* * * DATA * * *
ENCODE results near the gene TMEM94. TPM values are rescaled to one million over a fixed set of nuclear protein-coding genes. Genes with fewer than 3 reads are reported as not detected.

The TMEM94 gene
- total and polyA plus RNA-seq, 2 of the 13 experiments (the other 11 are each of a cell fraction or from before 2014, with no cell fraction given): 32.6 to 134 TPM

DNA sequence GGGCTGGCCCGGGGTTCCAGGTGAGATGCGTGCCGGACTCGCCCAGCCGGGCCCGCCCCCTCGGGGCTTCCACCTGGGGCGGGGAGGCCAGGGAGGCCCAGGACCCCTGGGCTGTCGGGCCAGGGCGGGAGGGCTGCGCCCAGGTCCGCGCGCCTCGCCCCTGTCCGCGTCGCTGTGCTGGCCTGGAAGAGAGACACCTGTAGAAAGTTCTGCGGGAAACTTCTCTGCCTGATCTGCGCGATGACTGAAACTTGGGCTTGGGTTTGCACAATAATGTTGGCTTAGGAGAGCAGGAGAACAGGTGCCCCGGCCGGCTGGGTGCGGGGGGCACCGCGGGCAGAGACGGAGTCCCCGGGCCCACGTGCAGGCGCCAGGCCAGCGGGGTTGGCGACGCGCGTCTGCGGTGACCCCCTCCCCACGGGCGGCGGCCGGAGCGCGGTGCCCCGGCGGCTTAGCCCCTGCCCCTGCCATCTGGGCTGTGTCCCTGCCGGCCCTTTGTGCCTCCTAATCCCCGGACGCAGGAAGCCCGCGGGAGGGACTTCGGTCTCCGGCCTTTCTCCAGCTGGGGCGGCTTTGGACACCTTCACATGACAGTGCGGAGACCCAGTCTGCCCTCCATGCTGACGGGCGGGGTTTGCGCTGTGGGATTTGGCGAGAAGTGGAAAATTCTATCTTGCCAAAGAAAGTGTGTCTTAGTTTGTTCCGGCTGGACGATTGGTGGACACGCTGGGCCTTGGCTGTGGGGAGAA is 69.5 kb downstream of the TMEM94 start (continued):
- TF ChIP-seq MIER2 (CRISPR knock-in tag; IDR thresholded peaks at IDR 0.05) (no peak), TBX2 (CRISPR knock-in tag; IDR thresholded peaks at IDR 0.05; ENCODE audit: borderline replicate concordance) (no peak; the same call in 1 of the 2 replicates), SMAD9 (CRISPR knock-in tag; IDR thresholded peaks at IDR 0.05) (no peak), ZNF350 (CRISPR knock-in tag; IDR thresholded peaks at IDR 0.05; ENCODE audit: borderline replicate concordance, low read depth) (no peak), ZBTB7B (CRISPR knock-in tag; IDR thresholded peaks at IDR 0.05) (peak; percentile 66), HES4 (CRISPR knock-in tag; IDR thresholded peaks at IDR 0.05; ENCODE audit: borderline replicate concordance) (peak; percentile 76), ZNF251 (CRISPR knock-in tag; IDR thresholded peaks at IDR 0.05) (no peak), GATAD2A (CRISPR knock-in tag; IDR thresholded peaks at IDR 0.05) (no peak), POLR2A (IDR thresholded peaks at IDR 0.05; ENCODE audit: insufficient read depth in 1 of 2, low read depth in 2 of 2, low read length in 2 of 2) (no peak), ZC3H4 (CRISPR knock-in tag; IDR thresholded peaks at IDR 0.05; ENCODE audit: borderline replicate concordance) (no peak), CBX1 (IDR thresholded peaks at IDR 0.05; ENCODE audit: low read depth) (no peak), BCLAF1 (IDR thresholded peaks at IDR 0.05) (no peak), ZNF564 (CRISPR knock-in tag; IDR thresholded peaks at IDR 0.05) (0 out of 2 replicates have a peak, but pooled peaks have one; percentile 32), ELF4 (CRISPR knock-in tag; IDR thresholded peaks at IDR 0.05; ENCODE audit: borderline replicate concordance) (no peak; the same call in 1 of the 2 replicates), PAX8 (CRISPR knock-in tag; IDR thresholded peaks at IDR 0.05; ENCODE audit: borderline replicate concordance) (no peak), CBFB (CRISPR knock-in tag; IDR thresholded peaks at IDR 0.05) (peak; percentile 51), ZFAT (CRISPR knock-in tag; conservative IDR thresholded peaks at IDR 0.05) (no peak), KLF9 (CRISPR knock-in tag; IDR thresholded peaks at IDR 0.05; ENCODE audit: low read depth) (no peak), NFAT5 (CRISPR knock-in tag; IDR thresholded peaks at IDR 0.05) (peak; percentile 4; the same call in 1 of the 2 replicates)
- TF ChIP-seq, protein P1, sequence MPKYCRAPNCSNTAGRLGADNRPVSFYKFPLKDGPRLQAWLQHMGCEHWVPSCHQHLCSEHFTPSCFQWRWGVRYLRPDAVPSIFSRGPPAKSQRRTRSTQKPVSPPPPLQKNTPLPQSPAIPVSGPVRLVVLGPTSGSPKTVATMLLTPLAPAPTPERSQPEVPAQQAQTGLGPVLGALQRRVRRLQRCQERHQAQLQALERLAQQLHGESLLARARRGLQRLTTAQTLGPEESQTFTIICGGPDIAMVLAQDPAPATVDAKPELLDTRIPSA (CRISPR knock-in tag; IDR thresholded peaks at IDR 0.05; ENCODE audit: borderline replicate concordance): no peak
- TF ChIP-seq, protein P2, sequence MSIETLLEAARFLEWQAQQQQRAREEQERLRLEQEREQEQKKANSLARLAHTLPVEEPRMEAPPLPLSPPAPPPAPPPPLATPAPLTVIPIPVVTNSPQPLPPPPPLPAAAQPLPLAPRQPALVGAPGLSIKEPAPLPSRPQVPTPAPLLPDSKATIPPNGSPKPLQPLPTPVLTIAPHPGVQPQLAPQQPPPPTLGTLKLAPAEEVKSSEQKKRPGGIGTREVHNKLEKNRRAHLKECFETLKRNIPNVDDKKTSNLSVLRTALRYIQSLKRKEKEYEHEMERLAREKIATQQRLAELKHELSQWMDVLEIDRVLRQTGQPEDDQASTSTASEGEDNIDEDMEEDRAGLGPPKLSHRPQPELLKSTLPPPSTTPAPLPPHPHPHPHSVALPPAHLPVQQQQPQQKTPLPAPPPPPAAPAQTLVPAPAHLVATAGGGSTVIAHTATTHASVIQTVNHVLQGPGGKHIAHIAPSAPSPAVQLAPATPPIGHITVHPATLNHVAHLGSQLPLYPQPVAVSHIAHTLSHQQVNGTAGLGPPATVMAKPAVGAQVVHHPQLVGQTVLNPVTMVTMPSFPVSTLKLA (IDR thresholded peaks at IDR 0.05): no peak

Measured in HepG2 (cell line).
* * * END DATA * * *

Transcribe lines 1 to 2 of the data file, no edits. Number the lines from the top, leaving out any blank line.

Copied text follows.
ENCODE results near the gene TMEM94. TPM values are rescaled to one million over a fixed set of nuclear protein-coding genes. Genes with fewer than 3 reads are reported as not detected.

The TMEM94 gene